out the Territory upon the Tuesday after the
first Monday in November, A. D.f 1888, and
every Jtwo Jyears thereafter, and that mem
bers of the Legislative Assembly and such other
officers as may be required by law shall be
chosen at sueh election; and,
Whereas, It is further provided in said Act
that at least thirty days before the general elec
tion, the Governor must issue an election pro
clamation, designating the time of the election
and the offices to be filled.
Now, Therefore, I, Louis C. Hughes, Gov
ernor of Arizona, in pursuance of the duty en
joined upon me, do hereby order a general
election to be held on the Tuesday after the
first Monday in November, A. D., 1894; and the
offices to be filled at such election are rereby
designated as follows, to-wit:
One dt legate to the Fifty-fourth congress of
the United States.
Twelve members of the council of the legis
lative assemDly of Arizona.
Twenty-four members of the house of the
legislative assembly of Arizona, apportioned
agreeably to existing laws as follows:
No. Merai. of No. Mems. of
Counties. the Council. the House.
Apache 1 2
Coconino 1 1
Cochise 1 3
Gila 1 1
Graham I 2
Maricopa 1 4
Mohave 1 1
Pima 1 4
Pinal ..1 2
Yavapai ...1 3
Yuma 1 1
And the various counties shall jointly elect
one member of the council. And there shall
be elected in each county of the territory,
one probate judge, one distriot attorney, one
sheriff, one treasurer, one recorder, one sur
veyor, two members of the board of super
visors, except in Pima county where three
members shall be elected, and in each of the
counties where the office has not been consoli
dated with the office of .sheriff, one assessor
shall be elected.
Also in the several precincts of each county.
one justice of the peace and one constable
shall be elected, and in such precincts as are
entitled to two justices of the peace and two
constables, that number shall be elected.
And I do hereby offer a reward of fifty dol
lars for the ariest and conviction of any and
eveiy person violating any of the provisions of
title IV, part I, of the penal code.
In witness whereof, I have hereunto set
my hand and caused the great
seal of the territory to be affixed
seal this twenty-seventh day of Sep
tember, A. D. 1894.
By the Governor,
Charles M. Bruce, LOUIS C. HUGHES.
Secretaary of Arizona. Governor.
Ion Say?
Well that is just
what we do, and
for the next
we will "do
it FOR COST of
labor and stock.
off our regular price
and one-third less
than that asked
by any of our
This is to keep the
money jingling
and means
Tt is impossible to
enumerate all the
work which we can
do. Below will be
found a few of the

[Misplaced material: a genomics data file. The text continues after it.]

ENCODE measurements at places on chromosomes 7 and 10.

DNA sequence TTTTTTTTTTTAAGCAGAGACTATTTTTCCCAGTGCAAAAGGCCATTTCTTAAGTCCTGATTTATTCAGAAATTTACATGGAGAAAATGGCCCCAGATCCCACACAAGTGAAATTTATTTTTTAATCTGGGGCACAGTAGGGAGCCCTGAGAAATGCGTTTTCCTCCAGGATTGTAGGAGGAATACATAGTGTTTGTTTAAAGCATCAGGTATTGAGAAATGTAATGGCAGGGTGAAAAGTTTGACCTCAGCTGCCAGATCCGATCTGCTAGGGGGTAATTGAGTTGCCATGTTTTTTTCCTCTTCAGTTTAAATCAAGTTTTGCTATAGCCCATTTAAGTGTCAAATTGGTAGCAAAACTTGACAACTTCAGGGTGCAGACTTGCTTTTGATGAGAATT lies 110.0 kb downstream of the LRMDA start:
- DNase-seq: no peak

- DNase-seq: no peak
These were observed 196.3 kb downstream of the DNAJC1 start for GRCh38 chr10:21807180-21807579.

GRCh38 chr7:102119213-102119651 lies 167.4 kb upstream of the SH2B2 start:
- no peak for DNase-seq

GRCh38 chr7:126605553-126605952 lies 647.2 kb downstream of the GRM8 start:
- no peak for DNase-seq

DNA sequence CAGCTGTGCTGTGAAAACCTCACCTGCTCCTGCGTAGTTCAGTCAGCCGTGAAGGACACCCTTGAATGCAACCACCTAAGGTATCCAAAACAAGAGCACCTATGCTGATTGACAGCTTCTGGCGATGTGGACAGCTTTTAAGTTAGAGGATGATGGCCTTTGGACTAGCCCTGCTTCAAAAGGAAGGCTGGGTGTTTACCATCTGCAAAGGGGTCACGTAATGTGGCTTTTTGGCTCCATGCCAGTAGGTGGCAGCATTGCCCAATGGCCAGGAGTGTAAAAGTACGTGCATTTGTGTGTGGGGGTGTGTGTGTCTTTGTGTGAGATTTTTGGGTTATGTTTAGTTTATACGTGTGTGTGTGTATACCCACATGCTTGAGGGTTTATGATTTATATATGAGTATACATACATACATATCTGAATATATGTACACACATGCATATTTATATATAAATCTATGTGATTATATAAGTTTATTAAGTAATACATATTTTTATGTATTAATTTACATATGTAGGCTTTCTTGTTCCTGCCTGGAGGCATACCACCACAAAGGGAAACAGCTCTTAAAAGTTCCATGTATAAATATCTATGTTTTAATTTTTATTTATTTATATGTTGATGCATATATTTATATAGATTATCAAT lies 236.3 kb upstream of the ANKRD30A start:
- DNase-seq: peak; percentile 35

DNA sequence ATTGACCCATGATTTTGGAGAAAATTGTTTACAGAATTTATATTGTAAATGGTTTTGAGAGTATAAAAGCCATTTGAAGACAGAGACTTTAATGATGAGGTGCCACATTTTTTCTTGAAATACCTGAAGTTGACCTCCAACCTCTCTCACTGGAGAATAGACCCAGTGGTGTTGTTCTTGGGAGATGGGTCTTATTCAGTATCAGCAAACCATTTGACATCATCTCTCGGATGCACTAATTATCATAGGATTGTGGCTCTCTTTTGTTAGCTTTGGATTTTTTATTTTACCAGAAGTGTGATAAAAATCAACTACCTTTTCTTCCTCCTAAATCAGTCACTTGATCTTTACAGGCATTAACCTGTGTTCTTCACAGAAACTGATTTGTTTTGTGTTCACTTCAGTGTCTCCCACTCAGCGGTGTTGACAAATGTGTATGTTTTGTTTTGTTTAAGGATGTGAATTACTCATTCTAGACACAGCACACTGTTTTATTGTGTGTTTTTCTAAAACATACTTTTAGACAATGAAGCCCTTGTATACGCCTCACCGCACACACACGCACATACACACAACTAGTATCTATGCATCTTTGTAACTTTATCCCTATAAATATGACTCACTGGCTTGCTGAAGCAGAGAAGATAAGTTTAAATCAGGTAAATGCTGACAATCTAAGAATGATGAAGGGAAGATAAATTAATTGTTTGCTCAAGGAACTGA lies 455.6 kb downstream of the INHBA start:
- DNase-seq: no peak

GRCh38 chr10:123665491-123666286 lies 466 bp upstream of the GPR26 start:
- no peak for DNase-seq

many 'classes of print
ing executed by us:
Blank Books, Bread Tickets,
Folders of Various Shapes,
Constitutions and By-Laws,
Letter Heads, Hangers,
Announcements, Posters,
Bills of Fare, Reports,
Statements, Rent cards
Mourning Stationery,
Prescription Blanks,
Com m ercial Work
Wedding Cards,
Blank Work,
Rent Cards,
Cards Business, Personal,
Contracts, Certificates,
Hand Bills, Invitations,
Dodgers, Diagrams,
Envelopes all Sizes,
Insurance Blanks,
Admission Tickets,
Transfer Cards,
Wedding Cards,
Badges, Slips,
Shipping Tags,
Sale Cards,
Postal Cards,
Happy and Content are the
Boarders at the
Because tieir appetites are first cul
tivated to a condition of natural
Healthfulness and then regularly
nourished and satisfied by choice
viands, fresh vegetables and all
palatable and wholesome foods in
Adams Street, Between Center and First.
I .OilRinK House.
The Windsor
Owner and formerly manager has re
sumed charge. Every comfort of clean
liness and order will he furnished.
Reduced Rates During the Snmmef.
For a Good Team
Try the
Grand Central
Horses Boarded by the Week or Month at
Lowest Bates,
One block south of Commercial hotel.
MC n I QT P Second Street, South oi
UUIOIt, Hartwell's Photograph
1 Gallery, is prepared to guar--------
antee style, fit and prices.
Ladies wishing dressmaking, cutting and fit
ting will make a mistake if they do not call.
This popular establishment has been refitted
and renovated throughout. Every
thing in the way of baking
All orders attended to with promptness and
to the utmost satisfaction of our pat
rons. Free delivery to any part
of the city.
Established in Colorado, 1866. Samples by
mail or express will receive prompt and care
ful attention.
Gold and Silver Bullion JS-
Aldreis. 1736 and 1T38 Lawrence St.. Denver, Colo.
To those Who Suffer From Kidney Troublles.
I have been suffering from kidney
troubles for one year and no doctor has
done me any good. Their reason, they
say, is because when the kidneys are
diseased they waste away and are
incurable. I got acquainted with
Mr. B. Silva A. and he gave me gome
of his kidney remedy and have
since been radically cured, and
I recommend him to all those that
are suffering from this disease in re
comDense of my gratitude.
D. C. Upson.
Phoenix, Sept. 6, 1894.
Drug S-i (ore.
''Mountain City"
Special attention is given
to country orders. Try
us! Send in by mail or
otherwise. . . . .
W. A. KING, Prop.
Takes special pride in the qualit y of his Pepper's
whisky and sets out the coolest and freshest
glas of draught beer in the city at K Pjti fa
4j(f-Private rooms and special Veil 10.
entrance for ladies.
The Palace,
Imported and Domestic
Five routs Sa

xml | txt